In our weekly TE (technical evangelism) collaboration session on Tuesday, we have been refining our plans and our message. This defines our strategy for 2020 and requires approval from our leads. Which is why everyone is working hard to finishing on time (no extra hours though, that's good).
Since we now have our TE issue board, we have started to organise issues and labels. At first glance, I wasn't sure about creating an issue for every idea floating in my head - issues create extra work on review. I learned that this is totally fine and we will triage together in our collab sessions then.
Here's a few highlights from last week:
- This blog post series tracked with additional ideas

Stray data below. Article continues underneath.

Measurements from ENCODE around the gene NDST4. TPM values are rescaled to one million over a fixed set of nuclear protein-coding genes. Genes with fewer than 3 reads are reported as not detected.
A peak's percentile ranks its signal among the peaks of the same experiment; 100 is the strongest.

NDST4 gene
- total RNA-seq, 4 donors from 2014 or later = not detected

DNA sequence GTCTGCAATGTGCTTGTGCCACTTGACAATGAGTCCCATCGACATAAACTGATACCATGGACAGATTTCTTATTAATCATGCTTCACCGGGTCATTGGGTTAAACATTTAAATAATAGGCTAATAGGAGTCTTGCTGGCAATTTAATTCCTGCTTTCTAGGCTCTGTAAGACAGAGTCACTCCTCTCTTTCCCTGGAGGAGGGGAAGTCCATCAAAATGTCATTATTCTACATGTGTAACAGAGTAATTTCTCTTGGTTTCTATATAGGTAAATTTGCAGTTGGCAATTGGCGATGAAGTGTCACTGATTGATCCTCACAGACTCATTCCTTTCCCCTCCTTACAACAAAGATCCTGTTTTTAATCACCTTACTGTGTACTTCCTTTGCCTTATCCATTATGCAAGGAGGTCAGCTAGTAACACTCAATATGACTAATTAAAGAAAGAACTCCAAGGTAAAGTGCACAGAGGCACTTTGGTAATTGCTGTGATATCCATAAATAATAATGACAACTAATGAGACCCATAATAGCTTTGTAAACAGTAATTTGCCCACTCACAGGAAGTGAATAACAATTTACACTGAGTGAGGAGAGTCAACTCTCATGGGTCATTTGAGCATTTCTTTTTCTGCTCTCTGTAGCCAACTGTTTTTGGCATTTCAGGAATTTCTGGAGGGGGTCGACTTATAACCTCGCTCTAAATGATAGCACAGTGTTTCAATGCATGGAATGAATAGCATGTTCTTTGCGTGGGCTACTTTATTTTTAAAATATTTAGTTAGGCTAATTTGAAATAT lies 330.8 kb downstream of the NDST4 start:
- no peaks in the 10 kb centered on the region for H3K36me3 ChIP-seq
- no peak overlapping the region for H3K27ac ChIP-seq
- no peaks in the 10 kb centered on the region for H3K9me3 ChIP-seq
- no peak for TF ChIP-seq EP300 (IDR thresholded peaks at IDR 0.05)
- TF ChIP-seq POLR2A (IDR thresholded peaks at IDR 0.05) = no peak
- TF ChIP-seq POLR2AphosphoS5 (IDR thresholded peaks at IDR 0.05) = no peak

- How to organise and publish TE best practices
- Review and create German content for the DACH area
- Plans to contribute to Prometheus
- Webcast planning for CI observability
- everyonecancontribute.com for the team
The best thing is that this is fully transparent, you can follow our work and even comment and discuss, like Julien did with Prometheus packages - thank you!
Work late, start late - a balance
Nicolas was so kind to point me to the fact that working late could be a problem. And I have to admit, while responding to his comment on Tuesday evening, I came out of a 10 hours day. Why? Just because I started work at ~10am with a lunch break, and later some meetings. At 8pm, a brain storming for a virtual Cloud Native/KubeCon event happened with quite a few people joining, I wanted to be part of this great initiative.